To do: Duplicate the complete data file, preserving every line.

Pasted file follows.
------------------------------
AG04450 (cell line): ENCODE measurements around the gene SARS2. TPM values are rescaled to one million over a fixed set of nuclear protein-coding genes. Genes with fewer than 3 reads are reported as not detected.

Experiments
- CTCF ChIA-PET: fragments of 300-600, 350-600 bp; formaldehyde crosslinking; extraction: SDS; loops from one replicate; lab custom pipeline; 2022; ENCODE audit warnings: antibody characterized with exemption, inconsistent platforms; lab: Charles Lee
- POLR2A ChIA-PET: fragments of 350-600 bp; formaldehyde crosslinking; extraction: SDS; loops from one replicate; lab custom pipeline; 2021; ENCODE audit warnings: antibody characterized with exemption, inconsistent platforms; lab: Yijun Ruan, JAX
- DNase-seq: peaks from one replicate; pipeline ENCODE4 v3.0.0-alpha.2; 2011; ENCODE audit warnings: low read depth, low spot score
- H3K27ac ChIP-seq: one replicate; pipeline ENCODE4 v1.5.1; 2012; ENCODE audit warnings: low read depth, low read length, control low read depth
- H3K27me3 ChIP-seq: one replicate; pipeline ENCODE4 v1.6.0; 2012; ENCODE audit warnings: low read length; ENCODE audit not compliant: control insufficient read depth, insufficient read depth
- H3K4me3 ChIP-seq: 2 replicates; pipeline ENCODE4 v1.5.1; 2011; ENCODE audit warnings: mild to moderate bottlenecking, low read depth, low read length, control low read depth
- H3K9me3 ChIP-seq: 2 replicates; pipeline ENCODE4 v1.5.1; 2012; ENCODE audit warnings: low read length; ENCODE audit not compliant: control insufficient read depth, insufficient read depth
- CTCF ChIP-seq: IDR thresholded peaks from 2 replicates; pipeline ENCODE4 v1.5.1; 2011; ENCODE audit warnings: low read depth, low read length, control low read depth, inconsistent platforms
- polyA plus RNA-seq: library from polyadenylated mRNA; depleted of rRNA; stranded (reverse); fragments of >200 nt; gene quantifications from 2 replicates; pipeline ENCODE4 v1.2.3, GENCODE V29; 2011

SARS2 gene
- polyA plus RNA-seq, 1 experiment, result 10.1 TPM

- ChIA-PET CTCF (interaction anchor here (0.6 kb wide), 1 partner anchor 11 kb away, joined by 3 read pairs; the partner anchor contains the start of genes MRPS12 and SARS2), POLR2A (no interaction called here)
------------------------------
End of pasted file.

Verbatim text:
AG04450 (cell line): ENCODE measurements around the gene SARS2. TPM values are rescaled to one million over a fixed set of nuclear protein-coding genes. Genes with fewer than 3 reads are reported as not detected.

Experiments
- CTCF ChIA-PET: fragments of 300-600, 350-600 bp; formaldehyde crosslinking; extraction: SDS; loops from one replicate; lab custom pipeline; 2022; ENCODE audit warnings: antibody characterized with exemption, inconsistent platforms; lab: Charles Lee
- POLR2A ChIA-PET: fragments of 350-600 bp; formaldehyde crosslinking; extraction: SDS; loops from one replicate; lab custom pipeline; 2021; ENCODE audit warnings: antibody characterized with exemption, inconsistent platforms; lab: Yijun Ruan, JAX
- DNase-seq: peaks from one replicate; pipeline ENCODE4 v3.0.0-alpha.2; 2011; ENCODE audit warnings: low read depth, low spot score
- H3K27ac ChIP-seq: one replicate; pipeline ENCODE4 v1.5.1; 2012; ENCODE audit warnings: low read depth, low read length, control low read depth
- H3K27me3 ChIP-seq: one replicate; pipeline ENCODE4 v1.6.0; 2012; ENCODE audit warnings: low read length; ENCODE audit not compliant: control insufficient read depth, insufficient read depth
- H3K4me3 ChIP-seq: 2 replicates; pipeline ENCODE4 v1.5.1; 2011; ENCODE audit warnings: mild to moderate bottlenecking, low read depth, low read length, control low read depth
- H3K9me3 ChIP-seq: 2 replicates; pipeline ENCODE4 v1.5.1; 2012; ENCODE audit warnings: low read length; ENCODE audit not compliant: control insufficient read depth, insufficient read depth
- CTCF ChIP-seq: IDR thresholded peaks from 2 replicates; pipeline ENCODE4 v1.5.1; 2011; ENCODE audit warnings: low read depth, low read length, control low read depth, inconsistent platforms
- polyA plus RNA-seq: library from polyadenylated mRNA; depleted of rRNA; stranded (reverse); fragments of >200 nt; gene quantifications from 2 replicates; pipeline ENCODE4 v1.2.3, GENCODE V29; 2011

SARS2 gene
- polyA plus RNA-seq, 1 experiment, result 10.1 TPM

- ChIA-PET CTCF (interaction anchor here (0.6 kb wide), 1 partner anchor 11 kb away, joined by 3 read pairs; the partner anchor contains the start of genes MRPS12 and SARS2), POLR2A (no interaction called here)